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Most are also immaculately clean, which, if necessary, is worth paying for. From Kirkenes all the way down the west coast and across to Oslo I did not once have to "spend a krona".

Chris Tiley, Nana Glen, NSW

A WEE GIGGLE

Regarding payment for the use of public conveniences overseas - visiting the lovely old town of St Andrews in Scotland and needing to answer a call of nature, my husband and I visited the public loo where we found that we were required to pay 30p for the privilege. We still have a giggle at the thought of our 30p pee. After all, it is many a long year since the old euphemism "spending a penny" has had any meaning here in the lucky country, but "when in Rome" etc., pay up and have a laugh.

Jenny and David Ravell, St George's Basin NSW

TIMES HAVE CHANGED

LATAM Airlines brought forward the departure times of our flights between Santiago and Lima, while advising that we could reschedule at no cost. I accepted the change for the outbound leg but requested a later time for the return. I was stunned to be told that we must now pay an extra $US200 each because "our website shows that you accepted both flight changes." 

Despite repeated phone calls and emails to LATAM, I receive that same inflexible and bureaucratic response. Sadly this will start our holiday on a negative note; LATAM customers be warned.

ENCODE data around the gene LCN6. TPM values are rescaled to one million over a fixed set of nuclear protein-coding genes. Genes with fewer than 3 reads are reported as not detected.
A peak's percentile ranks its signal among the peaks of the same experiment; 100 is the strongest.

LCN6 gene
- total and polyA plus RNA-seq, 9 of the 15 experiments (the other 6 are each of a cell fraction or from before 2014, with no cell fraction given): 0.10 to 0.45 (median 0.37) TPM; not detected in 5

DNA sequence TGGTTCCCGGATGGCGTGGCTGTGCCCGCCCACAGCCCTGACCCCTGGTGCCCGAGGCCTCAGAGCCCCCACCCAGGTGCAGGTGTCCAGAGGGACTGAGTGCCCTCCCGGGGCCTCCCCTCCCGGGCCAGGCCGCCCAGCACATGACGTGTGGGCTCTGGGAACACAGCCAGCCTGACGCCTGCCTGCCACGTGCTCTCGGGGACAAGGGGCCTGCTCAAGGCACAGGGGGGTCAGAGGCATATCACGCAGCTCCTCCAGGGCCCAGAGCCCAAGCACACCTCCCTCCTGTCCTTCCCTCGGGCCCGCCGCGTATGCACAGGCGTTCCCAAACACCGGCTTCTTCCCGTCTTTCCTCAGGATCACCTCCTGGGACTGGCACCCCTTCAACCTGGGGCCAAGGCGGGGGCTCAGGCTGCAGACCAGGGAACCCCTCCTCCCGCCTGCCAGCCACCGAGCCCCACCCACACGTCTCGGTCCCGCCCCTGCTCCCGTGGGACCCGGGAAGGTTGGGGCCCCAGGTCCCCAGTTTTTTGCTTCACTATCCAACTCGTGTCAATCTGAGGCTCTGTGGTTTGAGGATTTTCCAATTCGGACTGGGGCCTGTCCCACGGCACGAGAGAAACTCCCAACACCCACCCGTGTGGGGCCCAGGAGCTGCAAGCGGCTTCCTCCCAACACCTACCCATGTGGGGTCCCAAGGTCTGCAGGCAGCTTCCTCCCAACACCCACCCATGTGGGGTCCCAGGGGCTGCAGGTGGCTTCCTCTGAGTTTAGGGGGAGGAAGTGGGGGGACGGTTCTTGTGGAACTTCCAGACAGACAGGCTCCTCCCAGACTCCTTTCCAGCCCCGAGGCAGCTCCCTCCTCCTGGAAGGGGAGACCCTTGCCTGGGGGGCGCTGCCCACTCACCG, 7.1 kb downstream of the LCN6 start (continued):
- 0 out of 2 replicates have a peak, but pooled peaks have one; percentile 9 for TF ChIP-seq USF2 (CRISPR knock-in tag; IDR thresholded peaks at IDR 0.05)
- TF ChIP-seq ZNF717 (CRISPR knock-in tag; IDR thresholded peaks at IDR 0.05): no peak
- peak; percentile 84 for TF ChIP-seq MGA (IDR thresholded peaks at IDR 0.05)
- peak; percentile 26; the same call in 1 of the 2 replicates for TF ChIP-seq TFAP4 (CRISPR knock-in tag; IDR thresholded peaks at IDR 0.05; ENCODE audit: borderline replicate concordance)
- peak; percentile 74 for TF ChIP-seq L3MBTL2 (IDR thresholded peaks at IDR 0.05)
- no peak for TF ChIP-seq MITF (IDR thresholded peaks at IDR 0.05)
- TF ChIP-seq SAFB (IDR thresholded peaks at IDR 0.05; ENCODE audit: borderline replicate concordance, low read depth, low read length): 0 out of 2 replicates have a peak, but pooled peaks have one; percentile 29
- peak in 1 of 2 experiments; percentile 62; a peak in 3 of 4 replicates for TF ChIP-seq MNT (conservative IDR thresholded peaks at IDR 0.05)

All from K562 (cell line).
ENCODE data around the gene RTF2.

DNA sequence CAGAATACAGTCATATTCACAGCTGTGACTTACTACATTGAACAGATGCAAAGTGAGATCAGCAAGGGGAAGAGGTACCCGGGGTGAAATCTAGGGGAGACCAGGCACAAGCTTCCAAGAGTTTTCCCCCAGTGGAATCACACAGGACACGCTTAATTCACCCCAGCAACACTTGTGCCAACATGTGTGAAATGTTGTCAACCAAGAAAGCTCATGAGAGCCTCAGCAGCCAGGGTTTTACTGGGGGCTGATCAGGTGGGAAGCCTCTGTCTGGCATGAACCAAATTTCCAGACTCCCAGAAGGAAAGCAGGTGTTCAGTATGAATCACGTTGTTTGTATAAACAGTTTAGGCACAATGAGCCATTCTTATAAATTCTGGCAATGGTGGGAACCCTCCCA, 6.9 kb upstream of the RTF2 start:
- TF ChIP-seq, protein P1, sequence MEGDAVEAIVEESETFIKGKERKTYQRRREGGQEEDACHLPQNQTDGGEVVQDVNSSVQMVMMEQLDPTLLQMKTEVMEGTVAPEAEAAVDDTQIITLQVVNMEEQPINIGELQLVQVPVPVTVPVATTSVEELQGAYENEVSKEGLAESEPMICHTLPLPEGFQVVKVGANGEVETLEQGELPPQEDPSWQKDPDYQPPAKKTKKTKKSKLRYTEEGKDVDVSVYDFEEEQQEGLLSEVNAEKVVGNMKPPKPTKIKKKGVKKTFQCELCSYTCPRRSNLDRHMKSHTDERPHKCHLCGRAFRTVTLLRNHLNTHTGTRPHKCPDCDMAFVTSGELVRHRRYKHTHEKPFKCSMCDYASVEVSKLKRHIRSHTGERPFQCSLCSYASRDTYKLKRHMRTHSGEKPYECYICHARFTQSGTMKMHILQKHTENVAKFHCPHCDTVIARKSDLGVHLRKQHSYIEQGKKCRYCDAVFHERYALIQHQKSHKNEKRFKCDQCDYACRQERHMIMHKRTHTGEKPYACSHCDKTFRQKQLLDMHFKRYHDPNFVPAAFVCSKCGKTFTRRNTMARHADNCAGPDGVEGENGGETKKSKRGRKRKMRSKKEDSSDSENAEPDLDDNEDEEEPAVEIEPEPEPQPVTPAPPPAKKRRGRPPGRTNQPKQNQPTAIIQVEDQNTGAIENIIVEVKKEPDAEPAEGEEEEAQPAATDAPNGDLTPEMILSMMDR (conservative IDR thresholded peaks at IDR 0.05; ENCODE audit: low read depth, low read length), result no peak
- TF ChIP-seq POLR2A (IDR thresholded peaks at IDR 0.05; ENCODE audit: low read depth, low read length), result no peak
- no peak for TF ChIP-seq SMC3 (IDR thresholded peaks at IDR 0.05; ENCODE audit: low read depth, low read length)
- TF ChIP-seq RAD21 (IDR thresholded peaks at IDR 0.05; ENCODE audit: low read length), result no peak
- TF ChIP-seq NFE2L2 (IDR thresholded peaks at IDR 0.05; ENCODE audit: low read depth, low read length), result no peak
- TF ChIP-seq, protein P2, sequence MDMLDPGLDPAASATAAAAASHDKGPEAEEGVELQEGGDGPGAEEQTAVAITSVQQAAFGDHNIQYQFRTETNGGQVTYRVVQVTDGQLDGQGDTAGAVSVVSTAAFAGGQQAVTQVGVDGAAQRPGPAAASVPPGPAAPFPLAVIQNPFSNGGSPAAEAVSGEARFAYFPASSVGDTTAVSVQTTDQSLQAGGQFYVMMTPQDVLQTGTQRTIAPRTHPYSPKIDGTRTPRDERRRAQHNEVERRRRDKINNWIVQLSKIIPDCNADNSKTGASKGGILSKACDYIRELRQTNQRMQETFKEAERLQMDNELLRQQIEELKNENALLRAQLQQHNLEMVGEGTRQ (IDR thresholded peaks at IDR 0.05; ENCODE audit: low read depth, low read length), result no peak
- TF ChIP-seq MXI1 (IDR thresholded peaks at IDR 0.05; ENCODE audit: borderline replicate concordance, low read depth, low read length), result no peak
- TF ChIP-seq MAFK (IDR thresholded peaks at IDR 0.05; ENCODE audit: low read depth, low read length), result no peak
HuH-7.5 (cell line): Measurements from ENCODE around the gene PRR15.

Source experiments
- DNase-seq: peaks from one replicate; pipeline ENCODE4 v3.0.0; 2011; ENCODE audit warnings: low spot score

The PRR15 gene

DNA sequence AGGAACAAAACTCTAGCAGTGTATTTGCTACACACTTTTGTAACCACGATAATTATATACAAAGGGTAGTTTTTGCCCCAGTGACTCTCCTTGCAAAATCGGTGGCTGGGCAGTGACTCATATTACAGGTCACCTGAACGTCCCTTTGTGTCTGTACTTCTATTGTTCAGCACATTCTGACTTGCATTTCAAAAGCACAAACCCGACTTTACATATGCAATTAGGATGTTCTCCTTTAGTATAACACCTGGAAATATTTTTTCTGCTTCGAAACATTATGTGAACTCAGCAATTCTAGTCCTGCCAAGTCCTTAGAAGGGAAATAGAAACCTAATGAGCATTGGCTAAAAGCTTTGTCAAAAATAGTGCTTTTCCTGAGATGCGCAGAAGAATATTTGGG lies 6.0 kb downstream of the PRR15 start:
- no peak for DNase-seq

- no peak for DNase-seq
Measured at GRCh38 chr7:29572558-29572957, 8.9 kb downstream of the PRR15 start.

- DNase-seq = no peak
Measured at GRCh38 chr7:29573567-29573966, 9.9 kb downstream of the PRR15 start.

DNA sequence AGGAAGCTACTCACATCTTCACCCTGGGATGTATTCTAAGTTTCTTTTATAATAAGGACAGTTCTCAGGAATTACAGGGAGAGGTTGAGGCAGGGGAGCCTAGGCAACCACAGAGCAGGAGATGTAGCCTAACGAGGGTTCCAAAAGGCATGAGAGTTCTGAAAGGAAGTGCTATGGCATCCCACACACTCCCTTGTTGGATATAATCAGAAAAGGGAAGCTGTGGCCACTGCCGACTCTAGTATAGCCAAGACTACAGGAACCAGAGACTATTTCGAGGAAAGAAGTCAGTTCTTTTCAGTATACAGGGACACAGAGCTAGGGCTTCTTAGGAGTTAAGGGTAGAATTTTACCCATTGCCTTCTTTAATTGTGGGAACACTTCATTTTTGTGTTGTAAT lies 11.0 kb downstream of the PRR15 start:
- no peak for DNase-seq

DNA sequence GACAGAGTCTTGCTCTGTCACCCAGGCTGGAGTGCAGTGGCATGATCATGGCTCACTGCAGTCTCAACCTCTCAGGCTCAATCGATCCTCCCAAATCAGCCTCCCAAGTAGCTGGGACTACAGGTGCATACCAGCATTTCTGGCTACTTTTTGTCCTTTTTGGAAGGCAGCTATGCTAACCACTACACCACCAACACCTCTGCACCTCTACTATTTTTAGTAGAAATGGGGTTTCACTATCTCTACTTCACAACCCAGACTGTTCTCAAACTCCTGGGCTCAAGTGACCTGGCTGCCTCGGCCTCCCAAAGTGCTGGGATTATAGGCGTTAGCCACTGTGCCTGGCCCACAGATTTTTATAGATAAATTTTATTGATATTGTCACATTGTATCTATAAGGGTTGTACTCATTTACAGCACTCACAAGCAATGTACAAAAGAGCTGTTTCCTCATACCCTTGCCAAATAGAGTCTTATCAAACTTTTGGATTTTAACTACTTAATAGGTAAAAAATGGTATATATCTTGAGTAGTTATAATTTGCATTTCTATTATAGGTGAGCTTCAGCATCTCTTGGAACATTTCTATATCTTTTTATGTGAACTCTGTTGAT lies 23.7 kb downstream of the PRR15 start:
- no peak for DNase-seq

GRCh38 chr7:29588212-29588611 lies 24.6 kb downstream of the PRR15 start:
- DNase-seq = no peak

Alan Thompson, Skye, VIC

GOOD AS GOLD

We recently hired a car at the Gold Coast Airport through Avis. Being thunderstorm season, we took extra insurance cover and were told not to worry about taking pictures of the vehicle. On getting to our destination my heart sank when I had a close look at the vehicle and noticed many scratches and scuff marks and I wished I had taken those photos. 

As part of their service, Avis emailed the next day with information and photos about the current condition of the vehicle showing all those scratches. Thank you, Avis for providing a trouble free car hire.

Greg Adelt, Dubbo, NSW

ANCIENT MEMORIES

Mark Daffey (Traveller, February 10) brought back memories of our experiences in Western Mongolia. Did he also see deer stones? These Neolithic stones are found throughout western Mongolia; they are finely carved deer, seemingly dancing in the sky and they were erected in the late Bronze to early Iron age, approximately 3000 years ago.